Few would have expected how big SLIPKNOT was going to become considering their humble beginnings in America's Heartland. But the Des Moines, Iowa-based band has become seemingly larger than life to some. They're a household name. They are veritable rock stars. They are a modern-day KISS. Some metal purists ignorantly write them off by trivializing them as being nothing more than a nü-metal act. Sure, that tag captures some elements of the band, namely the stringed-instrument tuning and occasionally rapped lyrics and similar vocal patterns, but they are so much more than that. SLIPKNOT is a vibrant mix of death metal crunch and ferocity, thrash metal groove and repetition and PANTERA-styled, aggressive groove metal — sparsely peppered with tripped-out interludes influenced by bands as varied as MR. BUNGLE and TODAY IS THE DAY — that's narrated by Corey Taylor's Dr. Jekyll-and-Mr. Hyde-like interplay between caustic growling and impassioned, melodic singing. The Grammy Award-winning, Midwestern band has reached multi-platinum level status. Regardless of how one perceives such accolades, they've rightfully earned whatever recognition they've received by virtue of their hard work, resilience and talent.
Following their first four years of existence, personnel changes have been seldom; quite impressive considering that we are talking about a nine-member band. But the few change-ups over the last decade have been significant. Bassist Paul Gray died in 2010, and drummer Joey Jordison parted ways with the band in 2013. Both members were integral in the songwriting process of SLIPKNOT's first four albums: "Slipknot" (1999), "Iowa" (2001), "Vol 3: (The Subliminal Verses)" (2004) and "All Hope is Gone" (2008). There was an understandable period of grieving and mourning following Gray's death. The masked men returned in 2014 with ".5 The Gray Chapter", the title and spirit of the album obviously serving as tribute to the fallen heavy metal warrior.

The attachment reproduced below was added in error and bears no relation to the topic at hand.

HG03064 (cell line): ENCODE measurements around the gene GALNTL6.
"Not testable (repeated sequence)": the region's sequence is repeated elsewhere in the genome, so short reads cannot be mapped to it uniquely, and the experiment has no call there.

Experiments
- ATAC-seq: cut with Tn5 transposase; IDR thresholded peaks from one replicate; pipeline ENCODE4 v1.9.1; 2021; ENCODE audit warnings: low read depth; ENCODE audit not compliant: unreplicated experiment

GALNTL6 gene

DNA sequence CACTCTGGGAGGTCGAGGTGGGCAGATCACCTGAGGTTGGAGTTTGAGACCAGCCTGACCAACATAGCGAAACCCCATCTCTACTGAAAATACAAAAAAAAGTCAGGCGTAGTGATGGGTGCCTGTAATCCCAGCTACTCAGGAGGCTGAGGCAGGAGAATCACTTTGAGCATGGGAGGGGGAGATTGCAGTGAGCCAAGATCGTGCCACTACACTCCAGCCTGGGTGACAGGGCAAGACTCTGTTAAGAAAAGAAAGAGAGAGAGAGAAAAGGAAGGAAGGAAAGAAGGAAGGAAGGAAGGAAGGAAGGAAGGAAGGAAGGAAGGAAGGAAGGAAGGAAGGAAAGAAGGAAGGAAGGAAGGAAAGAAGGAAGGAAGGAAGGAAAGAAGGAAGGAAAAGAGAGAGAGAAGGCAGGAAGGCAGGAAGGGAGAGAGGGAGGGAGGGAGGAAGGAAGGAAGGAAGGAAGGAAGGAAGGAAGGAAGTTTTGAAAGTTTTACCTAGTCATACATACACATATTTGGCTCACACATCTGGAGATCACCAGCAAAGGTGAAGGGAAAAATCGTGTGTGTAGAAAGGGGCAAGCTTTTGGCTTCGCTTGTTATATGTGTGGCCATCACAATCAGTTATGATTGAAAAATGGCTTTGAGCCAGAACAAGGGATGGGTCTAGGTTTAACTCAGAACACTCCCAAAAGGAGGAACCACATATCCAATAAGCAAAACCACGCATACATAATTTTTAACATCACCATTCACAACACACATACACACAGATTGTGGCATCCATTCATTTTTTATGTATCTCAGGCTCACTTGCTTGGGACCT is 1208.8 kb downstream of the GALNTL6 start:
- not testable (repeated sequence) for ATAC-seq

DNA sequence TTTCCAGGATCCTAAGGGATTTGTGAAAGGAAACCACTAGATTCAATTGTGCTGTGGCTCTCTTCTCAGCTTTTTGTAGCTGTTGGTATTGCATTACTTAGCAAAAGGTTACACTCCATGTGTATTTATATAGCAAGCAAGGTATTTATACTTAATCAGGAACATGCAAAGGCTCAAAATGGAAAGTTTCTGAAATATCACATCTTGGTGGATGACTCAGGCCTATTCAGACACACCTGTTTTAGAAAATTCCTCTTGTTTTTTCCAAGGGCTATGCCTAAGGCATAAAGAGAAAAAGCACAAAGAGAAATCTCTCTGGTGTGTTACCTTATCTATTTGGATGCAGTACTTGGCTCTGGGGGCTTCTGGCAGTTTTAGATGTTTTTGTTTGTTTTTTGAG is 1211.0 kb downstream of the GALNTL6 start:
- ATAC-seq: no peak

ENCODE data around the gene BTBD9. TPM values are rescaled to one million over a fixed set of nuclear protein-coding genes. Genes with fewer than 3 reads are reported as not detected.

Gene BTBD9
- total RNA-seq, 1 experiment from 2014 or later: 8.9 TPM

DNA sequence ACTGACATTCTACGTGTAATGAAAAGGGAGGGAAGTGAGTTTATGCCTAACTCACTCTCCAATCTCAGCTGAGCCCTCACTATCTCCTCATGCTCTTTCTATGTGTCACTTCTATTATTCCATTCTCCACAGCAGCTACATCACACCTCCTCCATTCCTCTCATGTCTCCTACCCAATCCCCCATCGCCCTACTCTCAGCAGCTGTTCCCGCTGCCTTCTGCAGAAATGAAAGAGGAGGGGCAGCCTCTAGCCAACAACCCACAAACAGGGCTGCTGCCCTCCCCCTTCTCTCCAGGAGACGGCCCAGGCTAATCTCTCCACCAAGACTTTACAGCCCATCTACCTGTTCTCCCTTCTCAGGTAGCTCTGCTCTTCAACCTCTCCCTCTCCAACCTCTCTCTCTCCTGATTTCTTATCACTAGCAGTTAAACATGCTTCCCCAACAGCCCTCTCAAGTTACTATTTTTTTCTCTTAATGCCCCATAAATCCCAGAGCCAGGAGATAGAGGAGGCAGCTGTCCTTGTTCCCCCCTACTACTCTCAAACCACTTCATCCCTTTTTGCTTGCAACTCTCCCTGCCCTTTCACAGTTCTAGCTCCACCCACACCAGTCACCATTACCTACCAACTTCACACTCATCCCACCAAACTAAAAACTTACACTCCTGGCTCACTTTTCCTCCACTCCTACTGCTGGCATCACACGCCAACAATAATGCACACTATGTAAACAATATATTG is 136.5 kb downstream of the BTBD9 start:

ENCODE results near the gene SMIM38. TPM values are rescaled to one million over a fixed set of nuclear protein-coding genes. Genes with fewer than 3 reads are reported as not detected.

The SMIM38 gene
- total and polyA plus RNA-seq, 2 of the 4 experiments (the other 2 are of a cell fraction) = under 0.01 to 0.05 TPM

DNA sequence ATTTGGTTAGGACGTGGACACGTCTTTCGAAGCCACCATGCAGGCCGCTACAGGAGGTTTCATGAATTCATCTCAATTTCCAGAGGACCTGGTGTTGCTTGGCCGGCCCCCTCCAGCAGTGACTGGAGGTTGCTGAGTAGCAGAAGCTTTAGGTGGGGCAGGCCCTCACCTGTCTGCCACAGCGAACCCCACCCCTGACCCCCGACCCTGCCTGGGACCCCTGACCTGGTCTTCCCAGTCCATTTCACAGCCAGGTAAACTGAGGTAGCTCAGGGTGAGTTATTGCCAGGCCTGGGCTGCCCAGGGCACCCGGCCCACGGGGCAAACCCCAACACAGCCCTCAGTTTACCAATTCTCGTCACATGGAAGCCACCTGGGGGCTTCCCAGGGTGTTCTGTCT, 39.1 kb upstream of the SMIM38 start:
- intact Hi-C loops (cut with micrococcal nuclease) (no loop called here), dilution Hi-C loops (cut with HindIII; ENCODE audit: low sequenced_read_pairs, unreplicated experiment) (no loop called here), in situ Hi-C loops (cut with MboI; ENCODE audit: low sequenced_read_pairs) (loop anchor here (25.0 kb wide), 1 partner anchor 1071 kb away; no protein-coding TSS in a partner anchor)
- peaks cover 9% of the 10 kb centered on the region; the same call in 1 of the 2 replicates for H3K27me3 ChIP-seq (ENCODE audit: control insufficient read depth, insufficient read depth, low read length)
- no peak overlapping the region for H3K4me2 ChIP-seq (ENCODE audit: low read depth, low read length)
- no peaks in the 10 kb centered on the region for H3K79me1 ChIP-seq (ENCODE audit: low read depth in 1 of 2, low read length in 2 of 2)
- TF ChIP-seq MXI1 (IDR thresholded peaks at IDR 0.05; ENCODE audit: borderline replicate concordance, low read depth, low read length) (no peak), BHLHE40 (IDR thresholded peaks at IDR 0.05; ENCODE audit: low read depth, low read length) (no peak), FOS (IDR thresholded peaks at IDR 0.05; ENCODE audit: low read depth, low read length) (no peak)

".5 The Gray Chapter" was enjoyable and hard-hitting, their most hefty release since "Iowa", yet it wasn't quite as memorable nor focused as that which preceded it. It was an extension of the formula that had been working all along. Now, in 2019, SLIPKNOT has finally challenged that formula with "We Are Not Your Kind". While the nine men have continued to reliably capitalize upon their tried-and-true approach, they've now submerged themselves into musical oceans that were only previously visited by dipping their toes in the water.
The haunting intro, "Insert Coin", sets the album in motion with the air of a modern-day horror flick. The eerie sensibilities are threaded throughout saliently during the chorus of "Unsainted", and even more so, immediately thereafter with Taylor's ethereal melodic vocals on "Birth of the Cruel". When Taylor's inner bad cop takes over — in other words, when he's screaming with rage — the guitar crunch is equally menacing, but with a lurching and crawling effect in contrast to their typical full-frontal thrash assault. SLIPKNOT's dynamic six-string duo, Jim Root and Mick Thomson, flex their muscles here and elsewhere, as with the utterly crushing "Nero Forte", a track also boasting drummer Jay Weinberg's militant percussive onslaught. But the guitarists also slide back into the JANE'S ADDICTION-esque melodious groove as they always have on a cut like "Liar's Funeral".
"Iowa" undoubtedly remains SLIPKNOT's most abrasive and pummeling effort. But when they are clenched fisted on "We Are Not Your Kind", they clearly reach the same level of intensity. The album's more expansive dynamics, involving the experimental aspects and greater penchant for melody, mean that the release is more accessible and palatable to a broader audience. The contrast also makes the aggressive stabs feel that much more violent. Looking back at the era of the self-titled debut and "Iowa", SLIPKNOT seemed as though they were trying to be the heaviest band on the market and trying too hard — a shared pursuit of many youthful heavy bands. They were never as bludgeoning and intense as bands like NAPALM DEATH, CRYPTOPSY or DROPDEAD, but in the realm of nü-metal and on the surface level of the mainstream's meeting point with the underground, SLIPKNOT was the biggest boy on the block. When they are in overdrive nowadays, however, it feels more authentic and expressive.
None of that means that they were insincere with their emotional outpouring. The charismatic Taylor has always worn his heart on his sleeve whether he's angry, sad, happy or vulnerable. And the recording of "We Are Not Your Kind" seems likely to have been the perfect vehicle for his catharsis considering his recent personal woes involving the unraveling of his relationship with his wife a couple of years ago. Here, the artist's pain will both provide pleasure and serve the catharsis of many listeners. "We Are Not Your Kind" ultimately proves to be a shining gem in SLIPKNOT's crown, one that will take a while for people to fully grasp and comprehend because of the extent of its depth and complexity.